I refer to "us" in this story, but I really mean "me." I cannot speak for Paco or Julia. We all walk our own trails. I´ll keep it general, and tell you about my own experience.
From the very start, in the misty hill town of Sarria, we attended Mass every evening, starting on St. Lucy´s day. Then and there a Mercedarian priest told us about how a blind woman used light and darkness to describe our lives here on earth, and how someone who has a light within doesn´t even need to "see" in order to get on with her life. He blessed us after the Mass, he stamped our pilgrim credentials and said he would say a Mass the next day for Juli.
And in Sarria a restaurateur (at Restaurante O Camiño, right at the start of the town) gave Paco a book he´d written about the Camino, its culture and pilgrims and legends. Throughout our trip it provided a background for what we were seeing and walking. It was more light for our way.
Then your prayers started taking effect. Several of you said you prayed for us while we walked, and I gotta say you are some powerfully well-connected people. The week before we began, this trail was a nightmare of snow, sleet, mud, rain, and wind. But from the moment we set out it was blue skies and green fields, a bit of water, some mist and clouds, and one morning of drizzle. Nada mas que primavera. Someone was smiling on us.
|Julia, Ana, and Carmen|
But it all worked out. Things tend to do that on this trail.
And the trails, nicely set aside and safe from vehicle traffic, are peppered with candy wrappers, water bottles, cigarette packets, tissues, and human shit. Some of the most beautiful stretches are unspeakably polluted with pilgrim trash. I found a big 40-gallon bag in the blackberry bushes at one point near Ligonde, and filled it to the brim with empty plastic bottles and cans within a half kilometer. Disgusting. I suppose this is the price we pay for walking the most heavily-used portion of this very popular hiking trail. I wish something could be done, though. (Something to thoroughly shame to perpetrators.)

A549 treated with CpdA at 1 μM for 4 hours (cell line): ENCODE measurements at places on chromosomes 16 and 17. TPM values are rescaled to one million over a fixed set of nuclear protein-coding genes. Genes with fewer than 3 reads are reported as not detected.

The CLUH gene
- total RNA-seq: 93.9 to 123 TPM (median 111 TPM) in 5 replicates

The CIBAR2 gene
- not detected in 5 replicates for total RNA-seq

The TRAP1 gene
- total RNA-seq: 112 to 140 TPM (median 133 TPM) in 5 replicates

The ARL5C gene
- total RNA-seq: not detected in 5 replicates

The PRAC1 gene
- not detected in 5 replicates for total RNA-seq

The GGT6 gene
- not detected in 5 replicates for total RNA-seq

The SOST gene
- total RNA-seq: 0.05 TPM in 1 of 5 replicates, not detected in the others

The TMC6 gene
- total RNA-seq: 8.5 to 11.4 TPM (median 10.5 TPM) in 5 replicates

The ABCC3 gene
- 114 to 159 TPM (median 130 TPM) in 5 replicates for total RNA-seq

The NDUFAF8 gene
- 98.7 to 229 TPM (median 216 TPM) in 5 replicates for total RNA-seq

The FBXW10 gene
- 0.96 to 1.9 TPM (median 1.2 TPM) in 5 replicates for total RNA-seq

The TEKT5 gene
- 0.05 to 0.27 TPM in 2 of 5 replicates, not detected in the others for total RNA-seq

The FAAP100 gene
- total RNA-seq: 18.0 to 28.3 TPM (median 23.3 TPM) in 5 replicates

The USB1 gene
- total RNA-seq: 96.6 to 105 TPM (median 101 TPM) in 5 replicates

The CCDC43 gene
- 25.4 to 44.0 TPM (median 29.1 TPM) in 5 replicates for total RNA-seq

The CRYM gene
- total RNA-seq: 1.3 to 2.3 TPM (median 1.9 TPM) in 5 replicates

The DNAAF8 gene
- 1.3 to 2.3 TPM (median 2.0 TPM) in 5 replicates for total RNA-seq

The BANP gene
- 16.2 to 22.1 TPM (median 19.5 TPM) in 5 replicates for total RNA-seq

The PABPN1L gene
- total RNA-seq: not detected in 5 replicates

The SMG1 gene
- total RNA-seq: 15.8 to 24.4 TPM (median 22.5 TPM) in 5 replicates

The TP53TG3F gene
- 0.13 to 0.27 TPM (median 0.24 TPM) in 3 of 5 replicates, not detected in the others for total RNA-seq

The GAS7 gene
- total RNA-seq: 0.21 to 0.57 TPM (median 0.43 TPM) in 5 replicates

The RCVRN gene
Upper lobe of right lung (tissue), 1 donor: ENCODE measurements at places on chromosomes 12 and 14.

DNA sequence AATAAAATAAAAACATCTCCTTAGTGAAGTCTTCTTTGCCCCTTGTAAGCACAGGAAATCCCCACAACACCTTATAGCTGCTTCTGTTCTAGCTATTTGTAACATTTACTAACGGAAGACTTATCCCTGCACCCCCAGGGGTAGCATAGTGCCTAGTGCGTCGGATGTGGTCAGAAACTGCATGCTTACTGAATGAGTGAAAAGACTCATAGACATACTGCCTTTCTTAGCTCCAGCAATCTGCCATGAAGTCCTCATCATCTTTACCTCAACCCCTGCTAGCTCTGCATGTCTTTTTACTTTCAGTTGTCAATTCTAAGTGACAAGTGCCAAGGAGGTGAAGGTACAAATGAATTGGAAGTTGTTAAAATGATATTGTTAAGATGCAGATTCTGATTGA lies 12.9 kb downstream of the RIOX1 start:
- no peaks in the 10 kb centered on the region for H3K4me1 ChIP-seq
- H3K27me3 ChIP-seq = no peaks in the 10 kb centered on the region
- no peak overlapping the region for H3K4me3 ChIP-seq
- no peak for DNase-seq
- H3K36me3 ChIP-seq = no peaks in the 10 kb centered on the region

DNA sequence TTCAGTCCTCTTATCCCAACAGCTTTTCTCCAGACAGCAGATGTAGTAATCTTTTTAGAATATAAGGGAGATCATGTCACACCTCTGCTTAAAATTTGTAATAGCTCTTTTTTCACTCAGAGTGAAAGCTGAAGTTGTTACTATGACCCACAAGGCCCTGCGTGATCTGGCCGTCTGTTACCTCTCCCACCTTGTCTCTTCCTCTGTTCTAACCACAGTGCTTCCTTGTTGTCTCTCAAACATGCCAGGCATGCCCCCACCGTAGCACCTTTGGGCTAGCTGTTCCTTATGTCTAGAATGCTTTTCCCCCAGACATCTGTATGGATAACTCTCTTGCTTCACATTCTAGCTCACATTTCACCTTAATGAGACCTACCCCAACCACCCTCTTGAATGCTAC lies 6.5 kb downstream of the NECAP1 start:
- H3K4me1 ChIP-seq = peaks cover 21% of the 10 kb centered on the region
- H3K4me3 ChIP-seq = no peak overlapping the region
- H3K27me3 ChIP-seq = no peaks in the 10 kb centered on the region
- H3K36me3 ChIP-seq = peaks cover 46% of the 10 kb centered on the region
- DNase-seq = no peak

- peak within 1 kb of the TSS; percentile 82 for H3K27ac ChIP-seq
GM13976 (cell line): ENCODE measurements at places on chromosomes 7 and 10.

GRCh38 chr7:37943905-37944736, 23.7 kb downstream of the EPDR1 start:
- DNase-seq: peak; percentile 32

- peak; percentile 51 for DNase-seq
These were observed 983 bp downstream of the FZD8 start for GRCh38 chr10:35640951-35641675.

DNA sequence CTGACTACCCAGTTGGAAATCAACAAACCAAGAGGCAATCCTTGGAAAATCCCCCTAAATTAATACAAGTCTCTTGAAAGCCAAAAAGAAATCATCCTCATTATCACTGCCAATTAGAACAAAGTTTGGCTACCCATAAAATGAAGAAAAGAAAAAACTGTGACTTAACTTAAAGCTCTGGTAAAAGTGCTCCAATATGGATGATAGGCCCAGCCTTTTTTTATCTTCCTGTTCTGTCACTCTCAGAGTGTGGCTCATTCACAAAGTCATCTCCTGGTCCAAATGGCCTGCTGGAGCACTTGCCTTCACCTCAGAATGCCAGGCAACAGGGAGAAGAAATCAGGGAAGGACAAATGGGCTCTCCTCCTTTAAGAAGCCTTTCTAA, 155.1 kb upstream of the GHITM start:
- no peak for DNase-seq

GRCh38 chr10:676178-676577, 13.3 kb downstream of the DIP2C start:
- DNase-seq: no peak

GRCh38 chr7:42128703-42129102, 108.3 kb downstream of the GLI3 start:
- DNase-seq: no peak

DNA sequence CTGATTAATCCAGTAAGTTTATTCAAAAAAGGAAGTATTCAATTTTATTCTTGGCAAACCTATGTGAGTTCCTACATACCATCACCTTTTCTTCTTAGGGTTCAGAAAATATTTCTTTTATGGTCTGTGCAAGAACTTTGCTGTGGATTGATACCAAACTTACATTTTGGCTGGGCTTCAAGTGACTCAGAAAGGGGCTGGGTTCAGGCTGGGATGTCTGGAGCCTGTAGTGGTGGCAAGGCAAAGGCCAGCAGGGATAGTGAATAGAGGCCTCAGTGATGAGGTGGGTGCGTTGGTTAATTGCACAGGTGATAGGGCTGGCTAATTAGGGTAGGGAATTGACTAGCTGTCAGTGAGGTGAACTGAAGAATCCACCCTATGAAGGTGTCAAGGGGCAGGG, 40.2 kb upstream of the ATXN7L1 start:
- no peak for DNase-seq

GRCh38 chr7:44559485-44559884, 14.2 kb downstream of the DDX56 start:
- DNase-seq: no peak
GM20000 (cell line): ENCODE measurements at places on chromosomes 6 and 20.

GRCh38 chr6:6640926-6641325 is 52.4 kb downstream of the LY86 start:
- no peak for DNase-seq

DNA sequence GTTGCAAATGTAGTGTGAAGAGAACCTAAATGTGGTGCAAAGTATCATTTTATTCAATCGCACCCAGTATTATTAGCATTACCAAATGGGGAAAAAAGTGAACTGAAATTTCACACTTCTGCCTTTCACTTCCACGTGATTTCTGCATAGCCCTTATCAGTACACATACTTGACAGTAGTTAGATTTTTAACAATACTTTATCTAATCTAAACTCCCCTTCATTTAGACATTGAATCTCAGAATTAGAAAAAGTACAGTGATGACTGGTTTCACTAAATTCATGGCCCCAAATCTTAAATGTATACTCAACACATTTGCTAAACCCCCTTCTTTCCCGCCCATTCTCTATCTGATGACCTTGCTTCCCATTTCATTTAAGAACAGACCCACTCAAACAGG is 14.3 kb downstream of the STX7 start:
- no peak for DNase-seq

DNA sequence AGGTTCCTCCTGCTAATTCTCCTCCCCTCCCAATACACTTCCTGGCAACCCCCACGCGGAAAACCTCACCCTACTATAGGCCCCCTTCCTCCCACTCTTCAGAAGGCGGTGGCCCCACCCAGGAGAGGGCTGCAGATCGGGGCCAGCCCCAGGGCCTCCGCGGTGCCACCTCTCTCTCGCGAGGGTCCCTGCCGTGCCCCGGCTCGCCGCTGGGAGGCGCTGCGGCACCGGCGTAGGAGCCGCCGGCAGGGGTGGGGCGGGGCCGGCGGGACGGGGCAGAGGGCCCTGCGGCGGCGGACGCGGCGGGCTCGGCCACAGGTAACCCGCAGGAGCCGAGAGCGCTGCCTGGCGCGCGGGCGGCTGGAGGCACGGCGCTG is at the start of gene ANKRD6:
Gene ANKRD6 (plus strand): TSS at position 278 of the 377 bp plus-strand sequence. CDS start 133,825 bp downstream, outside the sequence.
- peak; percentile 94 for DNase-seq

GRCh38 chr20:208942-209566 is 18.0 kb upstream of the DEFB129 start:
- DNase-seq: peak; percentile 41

It was a beautiful walk in many ways, and very good medicine. But it was not a "fun" camino. It was a purposeful walk. I very intentionally used the Christian infrustructure that was put there over the years to achieve a spiritual journey, and it worked beautifully. The Camino is not just spectacular scenery and lovely people, it is chapels, shrines, crossroads-crucifixes, monasteries, waymarks, and memorials, all of them calculated to bring the traveler´s mind back from its wanderings to the Eternal Verities.
I kept a couple of disciplines. I carried a rosary, and I used it at the start of every morning´s walk to just get warmed-up and contemplative. I was not overly obvious about it (I am not usually very forthcoming first thing, anyway!) The other pilgrims noticed, though, and respected my silence.
The only other overtly Christian thing I practiced was saying a silent prayer each time I passed a church, shrine, crucero, or other devotional spot. There were many. It was not only a spiritual moment, it was a physical break, too. I stopped walking then. It was a rest.
And walking with Julia, you need rests. The woman may have 15 or more years on me, but she goes like a moto! The final long day I was feeling pretty weary when we passed up Arco de Pino, at the 21 km. post. I pointed out the oversight -- it was time to stop, I said.
But no! It was still early! The weather was still so good! Everyone felt fine!
And so we walked on. We walked, ultimately, another 13 kilometers, right into Monte de Gozo. It was as long a day as I have every put in on the Caminos, and Julia was still full of beans at the end of it all.
There in the cathedral, for the second time this year, I ran into George Greenia, an old friend from Virginia, USA. (this is extraordinary to the point of ridiculousness.) We met up with another old friend. Lunches were lunched, plans made, addresses exchanged.
Kim phoned me. Back up the trail, after Arzua, Kim had met a little dog. She´d spent her last dime on the creature, and the pilgrim albergues wouldn´t let them in. They were up against the wall.
Paco and Julia decided to drive on the Finisterre, the Atlantic beach where many pilgrims finally end their travels. There was no more I could add to their trip. So I headed to the Santiago airport, rented a car, and headed back up the trail and see what new gift Santiago had for us.
Her name, so far, is Rosey. She has a little black nose, a wiggly-waggly tail, and an underbite. If Lulu does not eat her she will fit in here just fine.
|christmas gifts: critters and maple-leaf mittens!|